Due to precautions related to COVID-19, we have expanded our options for remote consultations. Please contact our office to discuss whether a full phone consultation or video conference is appropriate for your situation.
Brand Logo

813-217-5613
Call Us Today

Attorney

The long-term impact of pedestrian accidents

Pedestrian accidents result in many different challenges for victims, including high levels of pain, emotional distress, legal hurdles, permanent disability and long-term financial problems. Filing suit helps many pedestrian accident victims receive compensation and restore some sense of normalcy. Sadly, some are permanently injured in these accidents and the impact of the incident haunts them for the rest of their lives.

According to the Centers for Disease Control and Prevention, more than 5,900 pedestrians died in accidents during 2017, and many sustained serious injuries. In the wake of a pedestrian accident, many victims need to focus on the immediate challenges they are facing. However, you also need to think about the difficulties you will encounter later on, especially if you want to take a stand for your rights and are preparing for legal action.

Reviewing permanent mental and physical challenges brought on by pedestrian accidents

Pedestrian accidents can lead to a number of different mental and physical hardships. In addition to depression and anxiety, some victims have a very hard time with the consequences of a brain injury. Many struggle with memory problems and some even experience changes to their personality. Moreover, some people lose the ability to walk for the rest of their lives because of a pedestrian accident. There are other ways in which pedestrians are immobilized and this can create many hardships in life.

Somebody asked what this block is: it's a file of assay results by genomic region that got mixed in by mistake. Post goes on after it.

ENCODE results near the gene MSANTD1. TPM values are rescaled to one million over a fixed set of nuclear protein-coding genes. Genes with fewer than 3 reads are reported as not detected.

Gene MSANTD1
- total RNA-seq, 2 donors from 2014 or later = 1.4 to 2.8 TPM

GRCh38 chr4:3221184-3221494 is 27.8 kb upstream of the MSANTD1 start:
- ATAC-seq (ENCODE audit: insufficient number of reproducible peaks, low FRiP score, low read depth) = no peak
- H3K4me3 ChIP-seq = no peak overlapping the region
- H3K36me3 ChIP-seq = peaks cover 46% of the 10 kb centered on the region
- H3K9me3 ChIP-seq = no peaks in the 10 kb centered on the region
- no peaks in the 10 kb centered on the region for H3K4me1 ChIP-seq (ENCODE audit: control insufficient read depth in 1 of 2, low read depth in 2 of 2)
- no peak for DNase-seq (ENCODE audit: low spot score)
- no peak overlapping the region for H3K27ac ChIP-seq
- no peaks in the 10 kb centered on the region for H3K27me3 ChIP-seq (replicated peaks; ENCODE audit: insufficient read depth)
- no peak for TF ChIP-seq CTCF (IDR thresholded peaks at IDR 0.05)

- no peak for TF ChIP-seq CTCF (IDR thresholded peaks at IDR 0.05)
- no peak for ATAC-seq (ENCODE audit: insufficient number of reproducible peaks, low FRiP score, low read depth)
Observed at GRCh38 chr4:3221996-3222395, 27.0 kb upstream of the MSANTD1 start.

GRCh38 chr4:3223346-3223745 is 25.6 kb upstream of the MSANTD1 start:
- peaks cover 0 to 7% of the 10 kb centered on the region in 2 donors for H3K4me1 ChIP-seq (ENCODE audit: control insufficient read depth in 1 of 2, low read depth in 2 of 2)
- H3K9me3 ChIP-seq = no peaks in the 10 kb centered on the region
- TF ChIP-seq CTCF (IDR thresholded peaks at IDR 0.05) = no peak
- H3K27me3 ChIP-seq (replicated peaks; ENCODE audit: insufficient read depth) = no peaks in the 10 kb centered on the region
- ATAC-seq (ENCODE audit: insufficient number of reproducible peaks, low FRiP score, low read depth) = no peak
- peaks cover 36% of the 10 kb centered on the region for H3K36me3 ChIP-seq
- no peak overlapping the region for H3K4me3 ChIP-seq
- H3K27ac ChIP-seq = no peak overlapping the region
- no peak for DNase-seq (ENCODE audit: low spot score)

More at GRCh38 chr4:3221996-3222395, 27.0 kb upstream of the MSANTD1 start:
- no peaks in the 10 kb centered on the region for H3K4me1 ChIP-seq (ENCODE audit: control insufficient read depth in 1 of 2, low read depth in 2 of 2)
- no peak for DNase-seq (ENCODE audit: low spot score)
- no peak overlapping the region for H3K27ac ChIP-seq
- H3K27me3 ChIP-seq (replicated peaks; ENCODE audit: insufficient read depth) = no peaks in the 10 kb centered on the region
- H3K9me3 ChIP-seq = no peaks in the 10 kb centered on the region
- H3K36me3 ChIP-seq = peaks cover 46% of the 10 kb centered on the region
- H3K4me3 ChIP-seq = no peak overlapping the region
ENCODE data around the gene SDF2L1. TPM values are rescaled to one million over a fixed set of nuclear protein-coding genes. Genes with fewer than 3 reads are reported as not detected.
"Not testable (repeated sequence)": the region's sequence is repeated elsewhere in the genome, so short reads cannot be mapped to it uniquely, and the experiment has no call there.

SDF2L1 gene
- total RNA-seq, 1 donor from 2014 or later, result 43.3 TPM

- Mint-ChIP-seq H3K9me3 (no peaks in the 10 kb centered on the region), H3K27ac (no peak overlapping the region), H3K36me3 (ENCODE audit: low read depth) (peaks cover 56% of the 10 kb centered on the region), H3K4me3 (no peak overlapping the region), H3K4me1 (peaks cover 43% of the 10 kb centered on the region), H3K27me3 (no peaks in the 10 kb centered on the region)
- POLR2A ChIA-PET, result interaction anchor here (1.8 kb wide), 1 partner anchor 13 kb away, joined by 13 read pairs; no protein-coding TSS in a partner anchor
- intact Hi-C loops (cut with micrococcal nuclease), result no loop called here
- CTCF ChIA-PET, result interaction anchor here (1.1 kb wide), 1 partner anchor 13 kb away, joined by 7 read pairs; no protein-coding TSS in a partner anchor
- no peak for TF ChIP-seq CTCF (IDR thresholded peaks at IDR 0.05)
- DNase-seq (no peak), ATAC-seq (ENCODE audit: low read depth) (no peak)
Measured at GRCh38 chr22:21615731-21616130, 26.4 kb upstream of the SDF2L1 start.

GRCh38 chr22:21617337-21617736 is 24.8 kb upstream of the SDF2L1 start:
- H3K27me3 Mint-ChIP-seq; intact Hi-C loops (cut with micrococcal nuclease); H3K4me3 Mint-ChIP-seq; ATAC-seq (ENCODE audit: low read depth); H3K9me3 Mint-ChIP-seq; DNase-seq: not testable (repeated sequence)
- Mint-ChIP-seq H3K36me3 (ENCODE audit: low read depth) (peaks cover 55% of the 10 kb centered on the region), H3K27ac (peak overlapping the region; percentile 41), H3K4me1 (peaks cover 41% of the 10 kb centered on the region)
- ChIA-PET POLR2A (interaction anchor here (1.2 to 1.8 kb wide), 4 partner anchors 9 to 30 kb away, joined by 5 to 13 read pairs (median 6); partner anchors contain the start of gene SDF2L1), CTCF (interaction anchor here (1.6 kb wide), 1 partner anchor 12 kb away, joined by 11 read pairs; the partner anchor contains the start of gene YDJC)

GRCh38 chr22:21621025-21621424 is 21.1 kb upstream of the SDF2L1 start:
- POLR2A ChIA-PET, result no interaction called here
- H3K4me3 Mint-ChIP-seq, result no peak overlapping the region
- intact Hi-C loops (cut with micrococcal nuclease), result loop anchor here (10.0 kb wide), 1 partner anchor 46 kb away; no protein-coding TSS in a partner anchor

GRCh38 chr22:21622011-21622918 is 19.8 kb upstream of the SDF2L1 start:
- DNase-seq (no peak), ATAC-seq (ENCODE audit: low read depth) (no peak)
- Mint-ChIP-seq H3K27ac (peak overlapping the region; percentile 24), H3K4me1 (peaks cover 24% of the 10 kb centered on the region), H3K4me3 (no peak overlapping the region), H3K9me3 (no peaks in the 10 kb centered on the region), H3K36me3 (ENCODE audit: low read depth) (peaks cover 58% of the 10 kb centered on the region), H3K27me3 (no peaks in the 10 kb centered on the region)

Reviewing other long-term consequences associated with a pedestrian accident

If your job requires you to perform certain physical or mental tasks that have become impossible and you do not ever expect to make a full recovery, it is very likely that you need to switch careers or stop working altogether. Moreover, those struggling with brain damage or a lifelong disability often become depressed when they have to give up on their dreams and hobbies they enjoy. These hardships also place strain on one’s family members in many instances and it is pivotal to plan ahead.